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Add-ons are packages that add features and functions not normally included with XBMC. Add-ons are usually developed by third-parties. Add-ons provide extra value and flexibility by making it easy for programmers to add new functions to the program, and letting users pick and choose which packages they want to use. XBMC's supported add-ons include plugins, scripts, skins, and EventClients.

(This page is intended as a guide for XBMC users. There are dedicated pages available if you're looking for more details on Python Development or Skinning XBMC)

Python Add-ons

To quote, "Python® is a dynamic object-oriented programming language that can be used for many kinds of software development. It offers strong support for integration with other languages and tools, comes with extensive standard libraries, and can be learned in a few days. Many Python programmers report substantial productivity gains and feel the language encourages the development of higher quality, more maintainable code."

What this means to you is that Python provides third-party developers with a full-featured scripting language. Scripts and plugins can be incredibly powerful. There are many available, and more being developed every day.

Understanding the Difference between Plugins and Scripts

It can be easy to confuse "Plugins" made for XBMC with "Scripts" made for XBMC. While the distinction can be subtle, scripts are applications launched directly by the user. A plugin, on the other hand, builds a list of menu items when the user browses into its virtual folder. Even though both are Python files ("*.py"), if you try to run a plugin file from the scripts window, you will only get an error message. Plugins can only be accessed as virtual folders in the regular menu structure.

From a design perspective, plugins, unlike scripts, do not really provide new functionality to XBMC. Instead, they provide an easy way to display content listings in XBMC through the native GUI interface.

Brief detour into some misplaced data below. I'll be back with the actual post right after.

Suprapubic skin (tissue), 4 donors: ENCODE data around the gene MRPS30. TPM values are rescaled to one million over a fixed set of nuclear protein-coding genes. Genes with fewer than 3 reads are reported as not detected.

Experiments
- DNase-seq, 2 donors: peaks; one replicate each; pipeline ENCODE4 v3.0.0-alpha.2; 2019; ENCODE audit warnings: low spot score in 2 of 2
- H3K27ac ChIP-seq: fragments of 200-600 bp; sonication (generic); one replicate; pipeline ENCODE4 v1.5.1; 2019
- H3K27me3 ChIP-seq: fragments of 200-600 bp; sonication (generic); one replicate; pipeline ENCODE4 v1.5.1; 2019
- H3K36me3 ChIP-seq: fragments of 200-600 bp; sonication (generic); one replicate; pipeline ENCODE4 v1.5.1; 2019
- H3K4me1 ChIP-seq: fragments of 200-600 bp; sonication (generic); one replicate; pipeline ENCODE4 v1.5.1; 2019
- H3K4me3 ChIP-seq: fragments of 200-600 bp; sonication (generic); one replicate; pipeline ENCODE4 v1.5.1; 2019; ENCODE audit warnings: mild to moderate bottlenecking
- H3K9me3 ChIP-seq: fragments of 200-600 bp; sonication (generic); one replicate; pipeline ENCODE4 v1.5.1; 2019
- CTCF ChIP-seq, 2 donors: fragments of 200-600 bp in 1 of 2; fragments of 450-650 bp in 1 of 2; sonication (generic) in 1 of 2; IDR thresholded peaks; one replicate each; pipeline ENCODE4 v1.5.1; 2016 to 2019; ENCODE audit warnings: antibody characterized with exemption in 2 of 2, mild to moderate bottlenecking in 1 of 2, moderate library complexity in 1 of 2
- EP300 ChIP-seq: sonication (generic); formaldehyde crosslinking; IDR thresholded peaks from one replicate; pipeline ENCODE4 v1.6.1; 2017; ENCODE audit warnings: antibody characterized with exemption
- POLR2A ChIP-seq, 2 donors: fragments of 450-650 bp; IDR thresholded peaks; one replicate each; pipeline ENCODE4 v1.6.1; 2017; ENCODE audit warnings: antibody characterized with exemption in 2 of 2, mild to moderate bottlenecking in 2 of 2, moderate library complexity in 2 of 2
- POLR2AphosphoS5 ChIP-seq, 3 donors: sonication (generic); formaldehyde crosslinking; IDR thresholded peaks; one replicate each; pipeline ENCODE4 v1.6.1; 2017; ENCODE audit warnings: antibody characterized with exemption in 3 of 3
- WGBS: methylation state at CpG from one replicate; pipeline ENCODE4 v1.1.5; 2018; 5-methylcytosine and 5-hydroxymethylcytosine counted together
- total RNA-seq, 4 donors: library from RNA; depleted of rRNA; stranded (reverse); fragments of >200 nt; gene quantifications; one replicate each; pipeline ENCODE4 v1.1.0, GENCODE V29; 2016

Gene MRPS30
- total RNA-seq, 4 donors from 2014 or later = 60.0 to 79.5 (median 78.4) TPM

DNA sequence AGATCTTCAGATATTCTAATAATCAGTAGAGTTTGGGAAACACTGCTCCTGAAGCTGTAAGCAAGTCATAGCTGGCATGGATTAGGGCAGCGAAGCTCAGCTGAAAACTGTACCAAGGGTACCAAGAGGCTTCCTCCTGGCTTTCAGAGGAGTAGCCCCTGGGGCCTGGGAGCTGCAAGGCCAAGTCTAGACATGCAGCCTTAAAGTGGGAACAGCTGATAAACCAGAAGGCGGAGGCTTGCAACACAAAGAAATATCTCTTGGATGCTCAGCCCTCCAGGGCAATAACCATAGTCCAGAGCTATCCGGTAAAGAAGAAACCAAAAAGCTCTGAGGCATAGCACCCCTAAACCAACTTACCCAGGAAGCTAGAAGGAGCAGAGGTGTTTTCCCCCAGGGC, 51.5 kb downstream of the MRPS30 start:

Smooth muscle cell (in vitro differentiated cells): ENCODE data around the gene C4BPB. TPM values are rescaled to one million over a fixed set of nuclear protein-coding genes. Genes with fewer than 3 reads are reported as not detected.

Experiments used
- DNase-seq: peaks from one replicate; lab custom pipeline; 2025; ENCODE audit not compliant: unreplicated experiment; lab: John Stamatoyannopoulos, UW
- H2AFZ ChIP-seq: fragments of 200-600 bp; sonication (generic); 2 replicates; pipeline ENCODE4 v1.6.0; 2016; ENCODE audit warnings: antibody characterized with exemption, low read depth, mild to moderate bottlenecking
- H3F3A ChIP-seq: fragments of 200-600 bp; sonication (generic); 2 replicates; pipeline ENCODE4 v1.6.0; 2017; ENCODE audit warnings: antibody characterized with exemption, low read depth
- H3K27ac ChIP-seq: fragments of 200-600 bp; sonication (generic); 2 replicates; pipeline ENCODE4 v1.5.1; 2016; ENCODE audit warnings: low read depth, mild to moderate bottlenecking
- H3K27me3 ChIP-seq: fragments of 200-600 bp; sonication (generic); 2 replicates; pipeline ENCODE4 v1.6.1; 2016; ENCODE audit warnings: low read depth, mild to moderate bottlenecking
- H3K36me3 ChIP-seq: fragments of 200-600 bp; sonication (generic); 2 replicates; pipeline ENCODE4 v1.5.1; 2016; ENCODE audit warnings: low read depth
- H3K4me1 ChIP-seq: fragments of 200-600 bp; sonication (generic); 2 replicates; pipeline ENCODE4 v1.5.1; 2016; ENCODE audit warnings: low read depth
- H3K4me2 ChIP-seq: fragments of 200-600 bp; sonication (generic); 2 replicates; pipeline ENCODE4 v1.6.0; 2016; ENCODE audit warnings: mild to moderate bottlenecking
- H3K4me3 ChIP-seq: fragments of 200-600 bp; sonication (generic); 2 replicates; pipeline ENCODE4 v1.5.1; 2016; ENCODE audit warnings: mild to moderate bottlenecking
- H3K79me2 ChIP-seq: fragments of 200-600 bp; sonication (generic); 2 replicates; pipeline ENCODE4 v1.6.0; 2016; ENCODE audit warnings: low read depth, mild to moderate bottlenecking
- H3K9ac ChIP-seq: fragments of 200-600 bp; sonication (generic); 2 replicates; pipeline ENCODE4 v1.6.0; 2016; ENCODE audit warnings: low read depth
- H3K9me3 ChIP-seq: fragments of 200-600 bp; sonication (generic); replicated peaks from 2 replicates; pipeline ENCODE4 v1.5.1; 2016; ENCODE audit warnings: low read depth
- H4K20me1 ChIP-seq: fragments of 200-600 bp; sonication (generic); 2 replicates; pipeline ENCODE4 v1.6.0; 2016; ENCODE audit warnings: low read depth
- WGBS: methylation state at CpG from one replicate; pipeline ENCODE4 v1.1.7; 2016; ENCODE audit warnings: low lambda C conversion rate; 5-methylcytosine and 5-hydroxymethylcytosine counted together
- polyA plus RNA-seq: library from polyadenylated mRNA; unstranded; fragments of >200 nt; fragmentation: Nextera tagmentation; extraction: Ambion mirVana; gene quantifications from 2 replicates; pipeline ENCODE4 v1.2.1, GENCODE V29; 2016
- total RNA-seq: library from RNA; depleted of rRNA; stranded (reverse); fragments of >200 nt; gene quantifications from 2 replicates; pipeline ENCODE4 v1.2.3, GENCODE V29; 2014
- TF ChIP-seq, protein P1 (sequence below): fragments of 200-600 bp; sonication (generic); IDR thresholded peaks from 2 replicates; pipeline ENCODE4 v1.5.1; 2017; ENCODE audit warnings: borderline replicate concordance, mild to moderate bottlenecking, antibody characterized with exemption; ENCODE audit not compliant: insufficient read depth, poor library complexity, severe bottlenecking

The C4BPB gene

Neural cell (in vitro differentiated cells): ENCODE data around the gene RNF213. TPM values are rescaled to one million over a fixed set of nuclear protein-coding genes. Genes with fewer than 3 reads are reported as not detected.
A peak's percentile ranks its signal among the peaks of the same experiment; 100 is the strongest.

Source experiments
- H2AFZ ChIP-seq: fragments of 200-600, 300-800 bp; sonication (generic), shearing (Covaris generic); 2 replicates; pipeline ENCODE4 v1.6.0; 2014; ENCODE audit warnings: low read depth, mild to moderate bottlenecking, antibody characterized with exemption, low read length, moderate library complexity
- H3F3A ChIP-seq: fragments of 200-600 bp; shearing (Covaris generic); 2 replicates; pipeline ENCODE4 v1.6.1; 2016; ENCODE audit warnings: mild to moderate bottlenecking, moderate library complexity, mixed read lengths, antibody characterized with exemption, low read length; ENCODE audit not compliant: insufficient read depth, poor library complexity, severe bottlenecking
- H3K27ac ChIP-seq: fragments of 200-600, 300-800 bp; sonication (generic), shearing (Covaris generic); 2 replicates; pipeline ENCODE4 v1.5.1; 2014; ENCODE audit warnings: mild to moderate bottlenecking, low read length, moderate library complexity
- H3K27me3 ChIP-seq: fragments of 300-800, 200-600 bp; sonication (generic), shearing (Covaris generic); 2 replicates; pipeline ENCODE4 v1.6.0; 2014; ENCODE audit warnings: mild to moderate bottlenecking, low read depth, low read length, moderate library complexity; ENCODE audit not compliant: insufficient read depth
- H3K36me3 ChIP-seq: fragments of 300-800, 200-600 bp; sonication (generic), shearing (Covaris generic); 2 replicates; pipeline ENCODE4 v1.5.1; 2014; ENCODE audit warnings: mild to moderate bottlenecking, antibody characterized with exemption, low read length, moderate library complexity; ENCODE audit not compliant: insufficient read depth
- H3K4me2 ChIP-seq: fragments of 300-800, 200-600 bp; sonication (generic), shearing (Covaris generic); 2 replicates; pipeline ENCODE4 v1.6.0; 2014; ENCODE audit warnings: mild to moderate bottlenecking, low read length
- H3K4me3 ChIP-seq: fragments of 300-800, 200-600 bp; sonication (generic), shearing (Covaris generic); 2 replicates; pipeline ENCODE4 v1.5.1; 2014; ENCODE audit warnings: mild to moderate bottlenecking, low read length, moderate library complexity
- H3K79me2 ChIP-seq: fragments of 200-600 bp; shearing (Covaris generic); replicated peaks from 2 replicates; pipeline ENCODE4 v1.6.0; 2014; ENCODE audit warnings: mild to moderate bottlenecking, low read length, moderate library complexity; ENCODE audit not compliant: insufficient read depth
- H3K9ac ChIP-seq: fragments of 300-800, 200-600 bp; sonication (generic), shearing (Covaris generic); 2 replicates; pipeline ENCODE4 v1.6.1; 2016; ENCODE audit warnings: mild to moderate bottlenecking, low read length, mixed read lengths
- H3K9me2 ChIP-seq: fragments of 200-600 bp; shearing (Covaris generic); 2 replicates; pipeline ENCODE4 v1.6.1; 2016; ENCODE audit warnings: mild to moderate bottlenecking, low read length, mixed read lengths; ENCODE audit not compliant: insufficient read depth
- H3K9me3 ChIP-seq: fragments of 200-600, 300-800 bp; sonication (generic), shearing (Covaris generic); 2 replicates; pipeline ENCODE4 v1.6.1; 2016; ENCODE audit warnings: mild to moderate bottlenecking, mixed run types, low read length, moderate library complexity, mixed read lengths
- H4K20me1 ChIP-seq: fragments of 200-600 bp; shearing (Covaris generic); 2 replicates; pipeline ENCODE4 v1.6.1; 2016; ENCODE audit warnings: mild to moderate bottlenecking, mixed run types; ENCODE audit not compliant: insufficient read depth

Plugins. Plugins provide an easy way for third-party developers to present content listings in XBMC through the native GUI interface. This content is usually gathered from online sources like Internet audio and video streams, (i.e. Internet TV channels, radio stations, or Podcasts), or pictures from websites such as Flickr and Picasa Web.

You can find complete instructions on downloading and installing a plugin here.


Scripts. XBMC combines a Python interpreter with the WindowXML application framework (an XML-based widget toolkit for creating GUI windows), so that script developers can create new tools much like the Dashboard Widgets in Apple Mac OS X or the Microsoft Gadgets in Windows Sidebar.

  • Current python scripts for XBMC include applications like
  • Cinema guides
  • TV guides (EPG)
  • E-mail and Instant Messaging clients
  • Train timetables
  • Front-end controls for PVR software and hardware (like MediaPortal, MythTV, TiVo, ReplayTV, Dreambox/DBox2)
  • Internet radio browsers (like SHOUTcast, Xm radio, Sirius Satellite Radio)
  • P2P file-sharing downloaders (BitTorrent)
  • IRC instant messaging chat
  • Casual games (sometimes also referred to as mini-games or party-games) like Tetris, Snake, Space Invaders, Sudoku, and many more.

You can find complete instructions on downloading and installing a script here.


Skins. XBMC boasts a flexible and robust framework of its GUI (clearly demonstrated by the many other software projects copying it). This same flexibility makes theme-skinning and personal customization readily accessible. You can easily download and use third-parties skins in XBMC to customize your viewing experience. If you're interested, you could also create your own skin (or modify an existing skin) to share with others via public websites dedicated to Xbox skins trading.

Note: "Project Mayhem" is the official default skin for XBMC. "Project Mayhem" is now in its third version, commonly abbreviated as "PMIII." XBMC also includes a high-definition version of this skin called "PM3.HD."

In addition to the many third-party skins of original and unique design, you can also find skins that are near replicas of other popular multimedia software, including Apple TV and Front Row, Microsoft Windows Media Center Edition (MCE), MediaPortal, Meedio/MeediOS, HDeeTV, Kaleidescape, Xbox 360, PlayStation 3, and others. Each skin provides a totally different and unique user experience, showing just how flexible XBMC’s skinning engine really is.

You can find complete instructions on downloading and installing a custom skin here.